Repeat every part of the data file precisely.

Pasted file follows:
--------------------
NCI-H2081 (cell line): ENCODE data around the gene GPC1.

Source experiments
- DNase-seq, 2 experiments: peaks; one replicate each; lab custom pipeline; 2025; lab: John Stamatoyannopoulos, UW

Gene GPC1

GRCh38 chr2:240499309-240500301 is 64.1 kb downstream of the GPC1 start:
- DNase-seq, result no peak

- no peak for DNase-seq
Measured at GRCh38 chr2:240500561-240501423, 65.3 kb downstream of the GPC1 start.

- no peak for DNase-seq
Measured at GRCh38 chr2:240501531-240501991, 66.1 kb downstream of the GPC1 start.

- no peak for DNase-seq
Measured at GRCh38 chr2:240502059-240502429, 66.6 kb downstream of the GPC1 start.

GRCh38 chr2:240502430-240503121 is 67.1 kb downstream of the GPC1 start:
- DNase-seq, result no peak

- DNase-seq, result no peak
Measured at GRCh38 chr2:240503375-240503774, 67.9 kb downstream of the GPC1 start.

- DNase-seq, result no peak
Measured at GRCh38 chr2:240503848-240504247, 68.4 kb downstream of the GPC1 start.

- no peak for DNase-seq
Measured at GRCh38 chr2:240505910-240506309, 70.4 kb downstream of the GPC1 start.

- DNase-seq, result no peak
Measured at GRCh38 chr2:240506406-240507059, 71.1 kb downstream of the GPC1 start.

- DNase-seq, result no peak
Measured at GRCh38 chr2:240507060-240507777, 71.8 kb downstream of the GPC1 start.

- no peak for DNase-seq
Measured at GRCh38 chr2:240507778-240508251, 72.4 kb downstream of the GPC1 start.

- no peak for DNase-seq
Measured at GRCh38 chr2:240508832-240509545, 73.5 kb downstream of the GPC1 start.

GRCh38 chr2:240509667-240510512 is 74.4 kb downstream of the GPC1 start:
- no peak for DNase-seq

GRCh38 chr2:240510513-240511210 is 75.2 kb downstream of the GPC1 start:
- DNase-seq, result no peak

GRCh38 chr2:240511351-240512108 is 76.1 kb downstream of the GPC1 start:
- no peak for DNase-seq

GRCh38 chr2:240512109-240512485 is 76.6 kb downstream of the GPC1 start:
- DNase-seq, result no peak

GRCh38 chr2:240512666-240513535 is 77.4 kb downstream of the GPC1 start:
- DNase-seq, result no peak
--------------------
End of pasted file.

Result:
NCI-H2081 (cell line): ENCODE data around the gene GPC1.

Source experiments
- DNase-seq, 2 experiments: peaks; one replicate each; lab custom pipeline; 2025; lab: John Stamatoyannopoulos, UW

Gene GPC1

GRCh38 chr2:240499309-240500301 is 64.1 kb downstream of the GPC1 start:
- DNase-seq, result no peak

- no peak for DNase-seq
Measured at GRCh38 chr2:240500561-240501423, 65.3 kb downstream of the GPC1 start.

- no peak for DNase-seq
Measured at GRCh38 chr2:240501531-240501991, 66.1 kb downstream of the GPC1 start.

- no peak for DNase-seq
Measured at GRCh38 chr2:240502059-240502429, 66.6 kb downstream of the GPC1 start.

GRCh38 chr2:240502430-240503121 is 67.1 kb downstream of the GPC1 start:
- DNase-seq, result no peak

- DNase-seq, result no peak
Measured at GRCh38 chr2:240503375-240503774, 67.9 kb downstream of the GPC1 start.

- DNase-seq, result no peak
Measured at GRCh38 chr2:240503848-240504247, 68.4 kb downstream of the GPC1 start.

- no peak for DNase-seq
Measured at GRCh38 chr2:240505910-240506309, 70.4 kb downstream of the GPC1 start.

- DNase-seq, result no peak
Measured at GRCh38 chr2:240506406-240507059, 71.1 kb downstream of the GPC1 start.

- DNase-seq, result no peak
Measured at GRCh38 chr2:240507060-240507777, 71.8 kb downstream of the GPC1 start.

- no peak for DNase-seq
Measured at GRCh38 chr2:240507778-240508251, 72.4 kb downstream of the GPC1 start.

- no peak for DNase-seq
Measured at GRCh38 chr2:240508832-240509545, 73.5 kb downstream of the GPC1 start.

GRCh38 chr2:240509667-240510512 is 74.4 kb downstream of the GPC1 start:
- no peak for DNase-seq

GRCh38 chr2:240510513-240511210 is 75.2 kb downstream of the GPC1 start:
- DNase-seq, result no peak

GRCh38 chr2:240511351-240512108 is 76.1 kb downstream of the GPC1 start:
- no peak for DNase-seq

GRCh38 chr2:240512109-240512485 is 76.6 kb downstream of the GPC1 start:
- DNase-seq, result no peak

GRCh38 chr2:240512666-240513535 is 77.4 kb downstream of the GPC1 start:
- DNase-seq, result no peak